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09-15-2009, 01:10 PM   #1
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ISO Settings

I'm new never had a camera so my question maybe silly why do people shoot picture at high ISO 1600 3200 6400. I see reviews where this seems to be important.


09-15-2009, 01:22 PM   #2
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The answer is generally to increase your shutter speed. Iso basically increases the sensitivity of your sensor to light coming in. Every time you double your iso, you can also double your shutter speed. If you are hand holding in a low light situation, you may need to push it up pretty high so that you don't get camera shake or, motion blur from your subject. Of course, the other (more traditional) option in that situation would be to use flash.
09-15-2009, 05:15 PM   #3
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Because sometimes you have no choice if you want the shot. If your high ISO is good it gives you more choice about how to shoot the subject.
09-15-2009, 05:39 PM   #4
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high ISO situations

Two reasons I'll throw out there:
1. Indoors where flash is prohibited - churches, auditoriums, museums, etc.
2. In low light where your subject is too distant to be lit by your flash.

09-15-2009, 06:39 PM   #5
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Or when you want to capture a shot with available light rather than flash, because it is more appealing.
09-15-2009, 08:50 PM   #6
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Welcome to the forums. You will find that photography is a series of compromises. It is similar to playing "wack a mole". You push the high point down here and something pops up somewhere else.

So, ISO speed. Probably the best way to understand it is to look at the results. See the link below

ISO Comparison

You can see that the images go from 100 to 3200 and at 3200 the images look pretty gritty or grainy or noisy. Now I figure you have a couple of questions -

Why does it look this way? - The camera's sensor is a grid of points that captures the light. The higher the ISO the more sensitive the points become. At the higher end, say 3200 they get so sensitive, that when they get hit with a lot of light, the points become so excited that they affect their immediate neighbors, so some of this excitement spills over to the other pixels and this excitement also gets recorded. This is noise, and it creates the graininess that you see in the picture. There are utilities that you can use to remove a lot of the noise in post processing.

You have to understand that ISO speed is just one of several parameters or controls the photographer has over taking the image. So lets follow the light into the sensor. First there is the lens, then the aperture, then the shutter, and last the sensor.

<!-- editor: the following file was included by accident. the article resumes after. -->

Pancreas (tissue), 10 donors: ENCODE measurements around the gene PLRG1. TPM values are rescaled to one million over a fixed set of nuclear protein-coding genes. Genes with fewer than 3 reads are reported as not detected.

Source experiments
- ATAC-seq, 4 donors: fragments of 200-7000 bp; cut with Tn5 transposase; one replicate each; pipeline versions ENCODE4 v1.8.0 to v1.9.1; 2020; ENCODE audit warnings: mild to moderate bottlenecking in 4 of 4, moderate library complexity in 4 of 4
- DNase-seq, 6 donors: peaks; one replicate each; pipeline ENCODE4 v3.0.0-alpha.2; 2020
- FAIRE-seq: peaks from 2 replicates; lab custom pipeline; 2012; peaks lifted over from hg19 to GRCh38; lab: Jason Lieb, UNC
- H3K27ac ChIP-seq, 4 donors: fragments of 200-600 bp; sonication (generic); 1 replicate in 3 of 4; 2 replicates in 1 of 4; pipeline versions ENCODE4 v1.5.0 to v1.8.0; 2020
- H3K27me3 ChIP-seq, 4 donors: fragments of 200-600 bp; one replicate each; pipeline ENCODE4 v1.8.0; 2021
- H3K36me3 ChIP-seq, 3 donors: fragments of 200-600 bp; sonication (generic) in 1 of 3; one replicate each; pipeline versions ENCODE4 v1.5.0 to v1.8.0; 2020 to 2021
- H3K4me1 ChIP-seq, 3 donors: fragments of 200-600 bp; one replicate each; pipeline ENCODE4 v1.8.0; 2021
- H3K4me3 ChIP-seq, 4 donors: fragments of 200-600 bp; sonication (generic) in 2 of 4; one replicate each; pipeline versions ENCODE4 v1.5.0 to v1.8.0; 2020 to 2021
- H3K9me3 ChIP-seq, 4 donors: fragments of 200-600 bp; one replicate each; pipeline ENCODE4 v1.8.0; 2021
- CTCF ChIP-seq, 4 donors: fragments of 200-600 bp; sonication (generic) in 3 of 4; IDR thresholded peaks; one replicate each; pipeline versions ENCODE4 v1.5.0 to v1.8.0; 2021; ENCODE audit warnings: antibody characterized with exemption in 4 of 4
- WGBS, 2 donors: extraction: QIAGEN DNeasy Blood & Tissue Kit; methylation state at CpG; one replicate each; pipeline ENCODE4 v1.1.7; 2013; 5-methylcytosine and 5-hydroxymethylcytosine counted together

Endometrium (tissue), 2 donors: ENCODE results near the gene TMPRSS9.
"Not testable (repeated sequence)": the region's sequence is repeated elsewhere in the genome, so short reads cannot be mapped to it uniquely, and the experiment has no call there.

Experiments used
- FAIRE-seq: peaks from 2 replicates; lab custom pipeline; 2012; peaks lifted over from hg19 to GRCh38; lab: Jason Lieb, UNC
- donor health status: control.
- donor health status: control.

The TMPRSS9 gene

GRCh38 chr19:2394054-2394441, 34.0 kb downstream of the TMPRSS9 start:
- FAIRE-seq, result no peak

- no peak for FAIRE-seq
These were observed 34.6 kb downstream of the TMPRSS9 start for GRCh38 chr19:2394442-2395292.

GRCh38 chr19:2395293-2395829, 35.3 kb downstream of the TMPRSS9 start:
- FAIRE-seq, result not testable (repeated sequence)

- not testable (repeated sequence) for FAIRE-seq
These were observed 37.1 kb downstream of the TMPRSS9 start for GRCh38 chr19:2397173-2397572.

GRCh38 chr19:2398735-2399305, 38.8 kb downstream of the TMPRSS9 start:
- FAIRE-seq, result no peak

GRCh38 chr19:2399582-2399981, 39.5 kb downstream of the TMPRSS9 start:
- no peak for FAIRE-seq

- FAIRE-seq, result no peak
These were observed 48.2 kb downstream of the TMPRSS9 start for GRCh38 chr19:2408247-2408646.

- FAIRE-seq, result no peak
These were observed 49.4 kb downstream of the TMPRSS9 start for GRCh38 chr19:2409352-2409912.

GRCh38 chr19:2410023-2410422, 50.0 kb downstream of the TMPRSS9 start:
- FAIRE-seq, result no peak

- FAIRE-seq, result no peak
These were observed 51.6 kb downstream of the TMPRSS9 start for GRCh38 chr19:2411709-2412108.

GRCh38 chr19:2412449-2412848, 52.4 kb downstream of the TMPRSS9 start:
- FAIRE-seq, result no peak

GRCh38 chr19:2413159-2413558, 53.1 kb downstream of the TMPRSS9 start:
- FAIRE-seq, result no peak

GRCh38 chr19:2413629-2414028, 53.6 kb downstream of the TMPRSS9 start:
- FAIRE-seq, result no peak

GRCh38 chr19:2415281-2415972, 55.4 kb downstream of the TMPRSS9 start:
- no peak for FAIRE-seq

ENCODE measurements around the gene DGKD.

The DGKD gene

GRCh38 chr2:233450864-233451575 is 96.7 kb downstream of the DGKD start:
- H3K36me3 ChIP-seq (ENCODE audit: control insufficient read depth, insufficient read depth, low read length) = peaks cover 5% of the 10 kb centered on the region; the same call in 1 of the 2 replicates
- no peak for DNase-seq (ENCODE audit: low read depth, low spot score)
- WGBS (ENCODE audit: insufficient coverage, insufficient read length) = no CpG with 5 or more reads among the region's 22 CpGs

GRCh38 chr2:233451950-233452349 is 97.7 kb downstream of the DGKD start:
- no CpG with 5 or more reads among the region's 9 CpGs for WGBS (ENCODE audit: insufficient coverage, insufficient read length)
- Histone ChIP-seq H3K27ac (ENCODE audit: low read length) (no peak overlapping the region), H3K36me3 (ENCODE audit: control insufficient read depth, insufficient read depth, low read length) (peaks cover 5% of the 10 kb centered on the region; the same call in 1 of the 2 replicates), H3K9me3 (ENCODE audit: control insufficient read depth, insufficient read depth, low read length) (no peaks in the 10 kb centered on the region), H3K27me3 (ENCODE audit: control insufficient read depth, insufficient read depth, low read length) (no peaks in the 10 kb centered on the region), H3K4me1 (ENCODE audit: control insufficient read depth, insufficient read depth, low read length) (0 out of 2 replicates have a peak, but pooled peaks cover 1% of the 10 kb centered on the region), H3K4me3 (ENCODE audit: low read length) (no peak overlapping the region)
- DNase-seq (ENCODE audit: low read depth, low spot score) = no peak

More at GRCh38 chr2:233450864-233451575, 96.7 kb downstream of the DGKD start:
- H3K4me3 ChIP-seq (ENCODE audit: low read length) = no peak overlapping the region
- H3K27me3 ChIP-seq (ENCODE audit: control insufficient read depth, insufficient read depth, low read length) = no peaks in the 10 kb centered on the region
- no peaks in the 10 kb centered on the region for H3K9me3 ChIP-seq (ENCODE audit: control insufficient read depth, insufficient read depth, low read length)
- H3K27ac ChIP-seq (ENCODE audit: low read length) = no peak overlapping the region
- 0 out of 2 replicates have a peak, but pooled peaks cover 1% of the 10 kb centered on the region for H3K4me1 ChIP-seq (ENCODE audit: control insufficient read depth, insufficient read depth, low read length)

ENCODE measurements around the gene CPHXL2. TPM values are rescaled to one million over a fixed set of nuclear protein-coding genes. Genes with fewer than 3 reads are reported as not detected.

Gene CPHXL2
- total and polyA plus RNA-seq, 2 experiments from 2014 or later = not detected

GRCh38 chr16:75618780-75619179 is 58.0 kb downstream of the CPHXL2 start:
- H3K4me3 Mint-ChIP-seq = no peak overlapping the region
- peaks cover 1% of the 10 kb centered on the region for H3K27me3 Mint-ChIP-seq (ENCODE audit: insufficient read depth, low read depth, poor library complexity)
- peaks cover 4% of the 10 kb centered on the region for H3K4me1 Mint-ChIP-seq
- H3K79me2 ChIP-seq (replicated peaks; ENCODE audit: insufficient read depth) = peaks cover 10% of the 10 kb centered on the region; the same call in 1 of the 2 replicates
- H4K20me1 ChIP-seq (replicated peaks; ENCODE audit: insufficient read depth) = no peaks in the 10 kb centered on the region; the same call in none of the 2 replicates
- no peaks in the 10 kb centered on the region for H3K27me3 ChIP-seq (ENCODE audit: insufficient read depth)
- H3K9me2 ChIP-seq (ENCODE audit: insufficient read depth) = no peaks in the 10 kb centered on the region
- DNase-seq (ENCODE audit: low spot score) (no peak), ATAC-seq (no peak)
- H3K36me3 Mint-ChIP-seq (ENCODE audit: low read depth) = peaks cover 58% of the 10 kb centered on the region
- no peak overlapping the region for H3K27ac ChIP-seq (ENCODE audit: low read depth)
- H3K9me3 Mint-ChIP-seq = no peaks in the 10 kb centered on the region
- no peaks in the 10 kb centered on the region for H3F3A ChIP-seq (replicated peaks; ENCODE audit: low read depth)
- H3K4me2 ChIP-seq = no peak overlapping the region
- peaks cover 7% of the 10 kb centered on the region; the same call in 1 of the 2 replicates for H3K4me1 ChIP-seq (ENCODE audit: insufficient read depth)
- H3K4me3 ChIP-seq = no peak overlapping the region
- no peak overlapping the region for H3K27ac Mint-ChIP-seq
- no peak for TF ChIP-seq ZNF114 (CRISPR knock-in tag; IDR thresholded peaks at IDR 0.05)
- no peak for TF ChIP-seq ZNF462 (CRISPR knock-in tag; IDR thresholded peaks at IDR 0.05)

Lens - the lens collects the light and focuses it. It has a mechanism within it that adjusts the amount of light that is let through. The mechanism is called the aperture. Lenses that are able to collect a lot of light, are made of very high quality glass, and thus are very expensive. The more light they collect and able to transmit to the sensor, the "faster" the lens is. The lens is labeled by its focal length and its best aperture. e.g., 50mm (focal length) f1.7 (largest aperture)

Aperture - The Aperture is the size of the hole that is adjustable that lets a quantity of light through. This is similar to you squinting in very bright sunlight - you narrow down your eye's aperture so that you can see better. The size of the hole is numbered by an f number and called a stop or f stop. The large hole has the smallest number, i.e., f2.8 or f4. The smallest hole has the largest number, f22 or so.

Shutter - The shutter is in the camera and is a curtain that covers the sensor. This is pulled up for a period of time. The longer the sensor is exposed, the more light is collected by the sensor. Shutter values range from about 1/4000 of a second to 30 seconds.

Sensor - As indicated above this sets the sensor's sensitivity. The higher the number the more sensitive it is, but the more graininess there is recorded in the picture.

Now all of these numbers have relationships among each other. Making the aperture hole larger, you can cut down on the shutter time OR the ISO speed, or a combination of the two.

You can have a high ISO speed (3200) - but that usually results in grainy pictures
You can have a long shutter speed (1 second), but if you do not shake the camera, the object in the picture may move - and you get a blur, or too much light and resulting in just a white image.

Putting the camera in the green mode - the computer figures out everything, sets up the camera, and you take a pretty good picture.

So why do folks want to override the camera's computer to take pictures. Well to come up with different types of images. So lets say you want to take a night picture of the highway getting streams of tail lights from cars moving down the highway - Well say you want a good quality picture, so use an ISO of say 800 or less. Then you can experiment with the shutter speed to get the desired amount of tail light streaking. The longer the shutter speed the more streaking effect.

hope that helps ...
09-15-2009, 09:01 PM   #7
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Wow, comprehensive answer.
You writing a book about this?


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